There is nothing wrong with people speculating about the nature of the universe, their own existence, and the powerful archetypal imagery that can occur in dreams and waking visions.

Meditation

Follow your bliss. BUT DON’T IMPOSE IT!

There is nothing wrong with people following spiritual or psychological disciplines as part of their personal exploration, or as mandated by a belief system that they have chosen to adhere to – unless like Anders Breivik they use their discipline to turn themselves into psychopathic killers, or in other ways harm others.

But the problem is that there is a natural tendency to spill over from personal spirituality to social action, based on non-physical premises.

  • Then you get children being raised to believe themselves or others to be evil.
  • You get schools failing to educate children with science, but instead teaching the Iron Age myths of our tribal ancestors as fact.
  • You get miseducated adults trying to cure physical diseases by chanting incantations while swinging live chickens over their heads instead of going to a doctor.
  • You get government policies that deny harmless activities and productive relationships to groups and individuals, even if those things are accepted in other societies which are richer and happier.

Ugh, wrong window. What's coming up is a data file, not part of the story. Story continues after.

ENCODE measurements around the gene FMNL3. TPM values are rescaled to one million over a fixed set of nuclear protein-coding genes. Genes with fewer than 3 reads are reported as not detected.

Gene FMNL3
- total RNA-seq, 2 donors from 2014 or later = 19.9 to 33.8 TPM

• You get scientific research held back on non-scientific grounds.
  • You even get massacres, civil wars, terrorism, international wars. As the saying goes, “Science flies you to the moon, religion flies you into buildings.”

Therefore the US needs to return to the secular origins of its Constitution. And the world’s religious nations should emulate Norway, which recently renounced its centuries-old state religion as no longer an appropriate concern of the state.

Churches are money-making concerns, and of far less social value than retirement homes, private hospitals, bookstores, coffee shops, theaters or cinemas.

Tax them.

Pornography for priests

Naked, smiling and being touched by curious young boys.

Dead Christ with Angels

Dead sexy

Rosso Fiorentino painted his “Dead Christ with Angels” as “a work for private devotion” for Bishop Tornabuoni around 1526 (phrase from the Courtauld’s John Shearman).

No blood, no pain, no suffering, just a relaxed body being inspected by inquisitive little angels looking like altar boys grasping enormous phallic candles. What a treat for a bishop!

And a complete disconnect from Jesus’ message of the need to purify Israel, and return to the Shema (“Hear, O Israel…”). But then again, this is Paul’s Christianity, not Jesus’ Judaism.

The logic of the painting is baffling. With Jesus dead (and his spirit having left the body and gone somewhere else?), why would angels put on clothes to look at his naked corpse? What world are we looking at, the spiritual world but with a physical corpse? Or the physical world, with physical fully-clothed angels such as we rarely see these days? And what does an angel need a candle for anyway? It is a work of deliberate fantasy, with no attempt at fact or logic.